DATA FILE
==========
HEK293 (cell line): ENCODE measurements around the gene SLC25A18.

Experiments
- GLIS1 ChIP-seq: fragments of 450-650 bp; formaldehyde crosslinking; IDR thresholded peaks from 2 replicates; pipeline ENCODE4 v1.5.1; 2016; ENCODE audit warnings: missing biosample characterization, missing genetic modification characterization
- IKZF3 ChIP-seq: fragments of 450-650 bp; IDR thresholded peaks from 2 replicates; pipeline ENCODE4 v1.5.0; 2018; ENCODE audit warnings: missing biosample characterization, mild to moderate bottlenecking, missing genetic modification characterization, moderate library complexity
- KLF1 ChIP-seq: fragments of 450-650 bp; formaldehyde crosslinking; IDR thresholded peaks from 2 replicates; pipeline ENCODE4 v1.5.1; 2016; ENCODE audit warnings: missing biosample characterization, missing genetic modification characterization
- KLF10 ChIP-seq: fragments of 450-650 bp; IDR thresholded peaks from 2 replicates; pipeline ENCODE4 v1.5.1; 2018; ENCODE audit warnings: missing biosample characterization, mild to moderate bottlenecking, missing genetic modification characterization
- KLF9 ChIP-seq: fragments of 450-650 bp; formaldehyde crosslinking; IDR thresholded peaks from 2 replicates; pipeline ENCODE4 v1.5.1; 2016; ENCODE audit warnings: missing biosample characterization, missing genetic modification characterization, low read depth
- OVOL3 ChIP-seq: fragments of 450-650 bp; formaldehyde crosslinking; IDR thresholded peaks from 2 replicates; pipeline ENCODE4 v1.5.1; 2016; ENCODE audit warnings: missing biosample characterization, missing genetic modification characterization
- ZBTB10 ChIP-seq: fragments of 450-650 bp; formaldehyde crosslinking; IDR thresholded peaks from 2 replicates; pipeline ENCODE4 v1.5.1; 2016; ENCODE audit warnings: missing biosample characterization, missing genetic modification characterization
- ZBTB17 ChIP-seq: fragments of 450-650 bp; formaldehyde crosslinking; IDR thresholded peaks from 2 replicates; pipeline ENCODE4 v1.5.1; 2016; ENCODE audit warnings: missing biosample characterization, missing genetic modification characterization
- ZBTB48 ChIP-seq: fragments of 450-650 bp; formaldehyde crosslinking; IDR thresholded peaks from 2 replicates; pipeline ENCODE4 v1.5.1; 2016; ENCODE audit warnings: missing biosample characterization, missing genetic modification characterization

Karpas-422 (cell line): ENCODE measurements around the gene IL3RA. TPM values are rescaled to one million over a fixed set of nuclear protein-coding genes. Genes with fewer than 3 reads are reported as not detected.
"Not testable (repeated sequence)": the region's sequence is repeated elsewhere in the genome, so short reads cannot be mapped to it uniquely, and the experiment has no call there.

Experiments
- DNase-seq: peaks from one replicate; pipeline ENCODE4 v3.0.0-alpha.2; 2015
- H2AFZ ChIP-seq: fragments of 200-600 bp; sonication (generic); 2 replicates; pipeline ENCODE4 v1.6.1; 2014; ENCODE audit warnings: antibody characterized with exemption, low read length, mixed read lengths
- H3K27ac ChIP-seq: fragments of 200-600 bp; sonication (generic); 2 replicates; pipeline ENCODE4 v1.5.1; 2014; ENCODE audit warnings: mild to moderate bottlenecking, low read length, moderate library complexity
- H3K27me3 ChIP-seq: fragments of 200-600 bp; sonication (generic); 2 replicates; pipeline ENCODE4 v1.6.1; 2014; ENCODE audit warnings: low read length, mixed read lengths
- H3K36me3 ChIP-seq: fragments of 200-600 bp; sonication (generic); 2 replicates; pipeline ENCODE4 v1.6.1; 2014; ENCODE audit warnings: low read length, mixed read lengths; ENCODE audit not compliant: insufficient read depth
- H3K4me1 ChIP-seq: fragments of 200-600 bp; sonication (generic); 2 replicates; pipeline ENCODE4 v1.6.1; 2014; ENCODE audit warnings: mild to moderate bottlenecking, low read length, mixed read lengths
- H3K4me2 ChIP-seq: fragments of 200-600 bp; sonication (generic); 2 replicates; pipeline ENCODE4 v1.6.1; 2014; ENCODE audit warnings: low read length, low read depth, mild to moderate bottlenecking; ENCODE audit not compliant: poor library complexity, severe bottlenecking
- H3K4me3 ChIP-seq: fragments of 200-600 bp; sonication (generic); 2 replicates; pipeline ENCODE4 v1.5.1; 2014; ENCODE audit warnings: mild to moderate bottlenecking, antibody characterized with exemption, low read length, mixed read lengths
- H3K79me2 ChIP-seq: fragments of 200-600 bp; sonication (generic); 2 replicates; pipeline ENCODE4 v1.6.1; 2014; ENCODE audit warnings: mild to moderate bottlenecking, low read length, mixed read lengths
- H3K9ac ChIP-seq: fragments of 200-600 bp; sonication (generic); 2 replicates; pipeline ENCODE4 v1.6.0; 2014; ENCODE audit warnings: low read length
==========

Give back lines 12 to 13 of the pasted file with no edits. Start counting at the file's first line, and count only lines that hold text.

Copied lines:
Karpas-422 (cell line): ENCODE measurements around the gene IL3RA. TPM values are rescaled to one million over a fixed set of nuclear protein-coding genes. Genes with fewer than 3 reads are reported as not detected.
"Not testable (repeated sequence)": the region's sequence is repeated elsewhere in the genome, so short reads cannot be mapped to it uniquely, and the experiment has no call there.